And the bastardization (the spell-checker does not recognize that word, so I may have just created something new right before your eyes) of even the most simple and basic language can drive you nuts. One that annoys me more than anything is “I seen.” “I seen that on the tube. I seen that in a store. I seen where he was going with that thought.” I SEEN?!?!?!?! What’s wrong with “I saw or I have seen?” (My grammar-checker in my word-processing program just blew up). And it’s not just us common folk using such language. I saw an ivory tower-type saying that on C-SPAN not long ago and I nearly passed out from surprise.
Another one that has entered the language and is upsetting not just me, but lots of others as well, is calling EVERYONE guys. There can be a table of nice looking, highly-intelligent, well-dressed, well-educated women in an upscale restaurant, only to have the waiter waltz up and say, “What’ll youse guys have?” No joke, I have seen a whole group of women just get up, grab their belongings and head for the door, leaving the waiter standing there saying, “What…..?”
This isn’t rocket science folks. It’s your native tongue. Once you’ve learned it it’s not that hard to use properly. In our little example above, a smart waiter looking for a large tip and a table full of happy customers wanting to return and ask to be put in his station the next time would have said, “What will you lovely ladies have today? Let’s start with you…”
“What’ll youse have?” is even better than, “What’ll youse GUYS have?”
Sometimes I can be a real unthinking jerk who hurts more than he helps. I turned to someone one day and said, “If you’ll please excuse me, I have 32 ounces of processed Diet Rite Pure Zero® in me, and I need to go flush that from my system.” Now who from a foreign country would get that?
Recently I was called a wordsmith, and I took that as a very wonderful compliment. As both a professional speaker and writer, I guess words have been a big part of my whole life. The other day I sent a thank you letter to a friend along with a small gift of gratitude for all she has done for me since we met. As soon as she got it, she sent me an e-mail message thanking me for the beautiful letter. I had to go back and look at it and I thought it was rather basic, but to her it was so important she scanned it and put it on her blog page.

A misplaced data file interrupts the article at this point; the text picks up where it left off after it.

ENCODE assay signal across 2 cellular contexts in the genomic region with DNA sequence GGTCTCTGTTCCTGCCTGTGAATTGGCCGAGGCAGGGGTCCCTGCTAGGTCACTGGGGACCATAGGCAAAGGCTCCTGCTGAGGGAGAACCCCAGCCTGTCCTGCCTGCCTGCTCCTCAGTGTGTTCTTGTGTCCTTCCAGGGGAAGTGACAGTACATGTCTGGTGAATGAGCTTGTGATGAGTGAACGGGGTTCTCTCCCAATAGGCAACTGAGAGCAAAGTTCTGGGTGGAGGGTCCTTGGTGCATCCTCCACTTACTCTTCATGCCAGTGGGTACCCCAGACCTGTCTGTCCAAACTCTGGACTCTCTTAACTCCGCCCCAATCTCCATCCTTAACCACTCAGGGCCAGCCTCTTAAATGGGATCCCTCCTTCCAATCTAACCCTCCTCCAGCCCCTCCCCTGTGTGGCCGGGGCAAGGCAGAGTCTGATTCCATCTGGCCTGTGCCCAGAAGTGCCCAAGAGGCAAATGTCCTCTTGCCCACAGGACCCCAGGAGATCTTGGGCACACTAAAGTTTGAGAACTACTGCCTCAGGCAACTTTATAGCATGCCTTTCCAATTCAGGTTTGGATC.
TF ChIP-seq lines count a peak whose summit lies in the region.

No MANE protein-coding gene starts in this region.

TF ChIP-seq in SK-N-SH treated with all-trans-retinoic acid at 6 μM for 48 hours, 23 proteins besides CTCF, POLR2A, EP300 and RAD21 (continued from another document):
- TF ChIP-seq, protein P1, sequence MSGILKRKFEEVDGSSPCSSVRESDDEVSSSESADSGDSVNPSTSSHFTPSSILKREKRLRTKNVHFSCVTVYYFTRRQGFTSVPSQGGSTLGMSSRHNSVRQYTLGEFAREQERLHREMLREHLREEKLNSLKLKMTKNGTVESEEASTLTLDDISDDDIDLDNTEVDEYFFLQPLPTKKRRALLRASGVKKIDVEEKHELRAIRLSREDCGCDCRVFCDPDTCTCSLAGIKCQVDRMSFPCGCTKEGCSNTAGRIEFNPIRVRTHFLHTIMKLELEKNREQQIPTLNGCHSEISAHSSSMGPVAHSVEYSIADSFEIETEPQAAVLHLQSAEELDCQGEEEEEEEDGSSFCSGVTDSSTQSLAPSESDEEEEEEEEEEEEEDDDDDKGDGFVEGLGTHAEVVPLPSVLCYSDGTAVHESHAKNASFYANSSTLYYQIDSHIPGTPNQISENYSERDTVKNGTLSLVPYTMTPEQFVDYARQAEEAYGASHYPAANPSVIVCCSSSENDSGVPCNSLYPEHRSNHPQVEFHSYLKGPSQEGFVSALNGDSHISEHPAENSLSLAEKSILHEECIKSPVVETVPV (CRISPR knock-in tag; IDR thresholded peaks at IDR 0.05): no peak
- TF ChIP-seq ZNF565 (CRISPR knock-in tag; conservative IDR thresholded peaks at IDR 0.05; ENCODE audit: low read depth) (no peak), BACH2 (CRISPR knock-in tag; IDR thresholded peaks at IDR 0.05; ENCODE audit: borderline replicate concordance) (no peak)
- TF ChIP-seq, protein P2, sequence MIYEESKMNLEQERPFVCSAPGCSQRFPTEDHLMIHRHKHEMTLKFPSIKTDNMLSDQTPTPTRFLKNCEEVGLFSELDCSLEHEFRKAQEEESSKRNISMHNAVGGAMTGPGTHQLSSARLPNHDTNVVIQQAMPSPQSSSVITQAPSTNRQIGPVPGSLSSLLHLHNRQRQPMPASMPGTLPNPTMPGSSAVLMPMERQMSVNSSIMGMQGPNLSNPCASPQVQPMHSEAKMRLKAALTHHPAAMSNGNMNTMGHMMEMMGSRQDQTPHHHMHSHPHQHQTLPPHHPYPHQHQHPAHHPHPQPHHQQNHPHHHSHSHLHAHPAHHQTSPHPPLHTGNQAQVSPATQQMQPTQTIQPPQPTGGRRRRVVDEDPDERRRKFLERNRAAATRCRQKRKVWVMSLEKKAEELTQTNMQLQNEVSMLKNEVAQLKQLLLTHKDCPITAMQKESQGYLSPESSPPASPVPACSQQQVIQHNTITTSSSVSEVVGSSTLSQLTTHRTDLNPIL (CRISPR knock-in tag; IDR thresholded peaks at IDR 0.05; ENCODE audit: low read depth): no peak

Words are VERY powerful things and should be used with care. And the fewer the better. I am working very hard at being as concise verbally as I am on the page. It’s difficult because we like to hear the sound of our voice. In a telephone conversation recently the person on the other end repeated the same thing five times. That’s what made me so aware, so I immediately started my campaign to eliminate verbal repetition. I guess that’s what is meant by verbal diarrhea.
Ann Landers said it best: “When all is said and done, more is said than done.” Ann, I couldn’t agree more, And while we’re are it, why not clean up our language and make it more sensible, with clearer instructions, and fewer stupid sayings. I say, “Say what you mean and mean what you say.”
Some other time we’ll talk about cleaning up our language in other ways.
About the Author
I’m Ric Morgan and if you go to https://thekeynotespeaker.net you can find out what I can do as a professional speaker for your company, association, church, school, or university/college in presentations with a very positive message. As an award-winning speaker, I have over 36 years of experience and have spoken live before over 3,000,000 people, and countless others on radio and TV. All of my programs are customized to your needs and the theme of your convention, conference, meeting or after-dinner event. I also offer last-minute emergency services.